SVN's log has a "-v" mode that outputs filenames of files changed in each commit, like so:

jes5199$ svn log -v
r1 |   jes5199 | 2007-01-03 14:39:41 -0800 (Wed, 03 Jan 2007) | 1 line
Changed paths:
   A /ChangeLog
   A /MacOSX

Is there a quick way to get a list of changed files in each commit in git?

  • 8
    Wonder why git log doesn't just support a -v switch like so many expect/want? </gripe> – MarkHu Jan 5 '17 at 17:42

For full path names of changed files:

git log --name-only

For full path names and status of changed files:

git log --name-status

For abbreviated pathnames and a diffstat of changed files:

git log --stat

There's a lot more options, check out the docs.

  • 13
    I use git log --numstat. See git help log for more options. – ma11hew28 Jan 4 '15 at 18:17
  • 21
    git log --name-only --oneline is pretty spiffy too - one colored line for the commit, and one file per line. stackoverflow.com/a/14227496/1995714 – cp.engr Oct 15 '15 at 22:00
  • 2
    With git 2.7.3, I had to use git log --name-status --find-renames for it to show renamed files instead of addition + deletion. – Georges Dupéron Apr 5 '16 at 11:01

NOTE: git whatchanged is deprecated, use git log instead

New users are encouraged to use git-log[1] instead. The whatchanged command is essentially the same as git-log[1] but defaults to show the raw format diff output and to skip merges.

The command is kept primarily for historical reasons; fingers of many people who learned Git long before git log was invented by reading Linux kernel mailing list are trained to type it.

You can use the command git whatchanged --stat to get a list of files that changed in each commit (along with the commit message).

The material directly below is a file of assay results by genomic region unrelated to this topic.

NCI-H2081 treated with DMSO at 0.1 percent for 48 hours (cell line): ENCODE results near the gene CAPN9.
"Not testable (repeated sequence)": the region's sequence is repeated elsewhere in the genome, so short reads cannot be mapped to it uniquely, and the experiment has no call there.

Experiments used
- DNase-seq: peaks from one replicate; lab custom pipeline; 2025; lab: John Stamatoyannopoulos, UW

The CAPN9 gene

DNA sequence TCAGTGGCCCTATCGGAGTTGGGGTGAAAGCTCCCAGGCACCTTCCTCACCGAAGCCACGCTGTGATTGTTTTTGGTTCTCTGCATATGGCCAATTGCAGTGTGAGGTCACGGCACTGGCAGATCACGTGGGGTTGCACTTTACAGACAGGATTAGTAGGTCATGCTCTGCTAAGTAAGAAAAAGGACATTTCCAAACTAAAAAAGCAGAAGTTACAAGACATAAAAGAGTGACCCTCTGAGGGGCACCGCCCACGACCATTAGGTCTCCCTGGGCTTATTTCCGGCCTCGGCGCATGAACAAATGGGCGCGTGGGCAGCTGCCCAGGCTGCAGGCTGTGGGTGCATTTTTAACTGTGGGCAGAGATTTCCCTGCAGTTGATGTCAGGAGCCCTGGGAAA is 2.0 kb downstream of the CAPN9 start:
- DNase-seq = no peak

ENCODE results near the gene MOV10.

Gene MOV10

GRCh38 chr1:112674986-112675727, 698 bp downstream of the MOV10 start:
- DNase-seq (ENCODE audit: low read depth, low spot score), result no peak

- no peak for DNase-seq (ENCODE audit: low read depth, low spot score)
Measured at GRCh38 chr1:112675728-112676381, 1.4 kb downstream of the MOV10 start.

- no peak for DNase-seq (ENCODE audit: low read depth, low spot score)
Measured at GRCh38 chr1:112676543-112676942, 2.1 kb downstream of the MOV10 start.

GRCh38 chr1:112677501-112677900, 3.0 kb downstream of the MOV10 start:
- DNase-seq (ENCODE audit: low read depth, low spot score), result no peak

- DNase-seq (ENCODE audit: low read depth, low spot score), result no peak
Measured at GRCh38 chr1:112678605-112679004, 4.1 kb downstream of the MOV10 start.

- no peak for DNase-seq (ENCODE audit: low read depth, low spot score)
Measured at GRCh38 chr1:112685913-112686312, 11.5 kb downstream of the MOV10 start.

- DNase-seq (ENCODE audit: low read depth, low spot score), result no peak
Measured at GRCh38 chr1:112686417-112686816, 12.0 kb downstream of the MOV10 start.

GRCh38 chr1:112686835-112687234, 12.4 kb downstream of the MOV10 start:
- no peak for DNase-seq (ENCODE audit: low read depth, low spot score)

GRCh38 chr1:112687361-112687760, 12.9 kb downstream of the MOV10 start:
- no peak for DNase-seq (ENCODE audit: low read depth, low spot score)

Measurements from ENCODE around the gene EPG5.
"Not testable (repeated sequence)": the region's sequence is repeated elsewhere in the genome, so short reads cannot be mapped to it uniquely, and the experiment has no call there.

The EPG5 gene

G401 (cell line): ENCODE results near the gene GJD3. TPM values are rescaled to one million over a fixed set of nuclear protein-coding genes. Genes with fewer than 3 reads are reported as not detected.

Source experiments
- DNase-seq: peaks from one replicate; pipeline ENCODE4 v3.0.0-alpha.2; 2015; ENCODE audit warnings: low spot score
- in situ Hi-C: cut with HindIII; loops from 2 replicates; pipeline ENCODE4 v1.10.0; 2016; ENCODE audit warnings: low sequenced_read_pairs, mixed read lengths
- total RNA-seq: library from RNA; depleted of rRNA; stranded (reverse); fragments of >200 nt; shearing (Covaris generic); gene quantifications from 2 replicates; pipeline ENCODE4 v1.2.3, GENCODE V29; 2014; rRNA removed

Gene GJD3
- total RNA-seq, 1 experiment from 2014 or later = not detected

git show is also a great command.

It's kind of like svn diff, but you can pass it a commit guid and see that diff.


If you want to get the file names only without the rest of the commit message you can use:

git log --name-only --pretty=format: <branch name>

This can then be extended to use the various options that contain the file name:

git log --name-status --pretty=format: <branch name>

git log --stat --pretty=format: <branch name>

One thing to note when using this method is that there are some blank lines in the output that will have to be ignored. Using this can be useful if you'd like to see the files that have been changed on a local branch, but is not yet pushed to a remote branch and there is no guarantee the latest from the remote has already been pulled in. For example:

git log --name-only --pretty=format: my_local_branch --not origin/master

Would show all the files that have been changed on the local branch, but not yet merged to the master branch on the remote.

  • 1
    Note on whitespace in the above examples - it's like, git log --stat --pretty="format:" $branchName. So for example, git log --stat --pretty="format:" $(git rev-parse --abbrev-ref HEAD). While I'm at it, here's the exact incantation that wound up being relevant to my purpose: git log --name-only --pretty="format: " master..$(git rev-parse --abbrev-ref HEAD) – hangtwenty May 10 '17 at 5:44

I use this on a daily basis to show history with files that changed:

git log --stat --pretty=short --graph

To keep it short, add an alias in your .gitconfig by doing:

git config --global alias.ls 'log --stat --pretty=short --graph'

I use this:

git log --name-status <branch>..<branch> | grep -E '^[A-Z]\b' | sort | uniq

which outputs a list of files only and their state (added, modified, deleted):

A   sites/api/branding/__init__.py
M   sites/api/branding/wtv/mod.py

git diff --stat HEAD^! shows changed files and added/removed line counts for the last commit (HEAD).

It seems to me that there is no single command to get concise output consisting only of filenames and added and removed line counts for several commits at once, so I created my own bash script for that:

for ((i=0; i<=$1; i++))
    sha1=`git log -1 --skip=$i --pretty=format:%H`
    echo "HEAD~$i $sha1"
    git diff --stat HEAD~$(($i+1)) HEAD~$i 

To be called eg. ./changed_files 99 to get the changes in a concise form from HEAD to HEAD~99. Can be piped eg. to less.

  • Can't you do git diff --stat HEAD..master to show the difference between HEAD and master, or didn't this exist when you posted your answer back in 2012? – Ferrybig Aug 11 '17 at 9:14
  • 1
    @Ferrybig OP's question is about how "to get a list of changed files in each commit", not about the diff between HEAD and master. Those are two different things. – nrz Aug 11 '17 at 18:13

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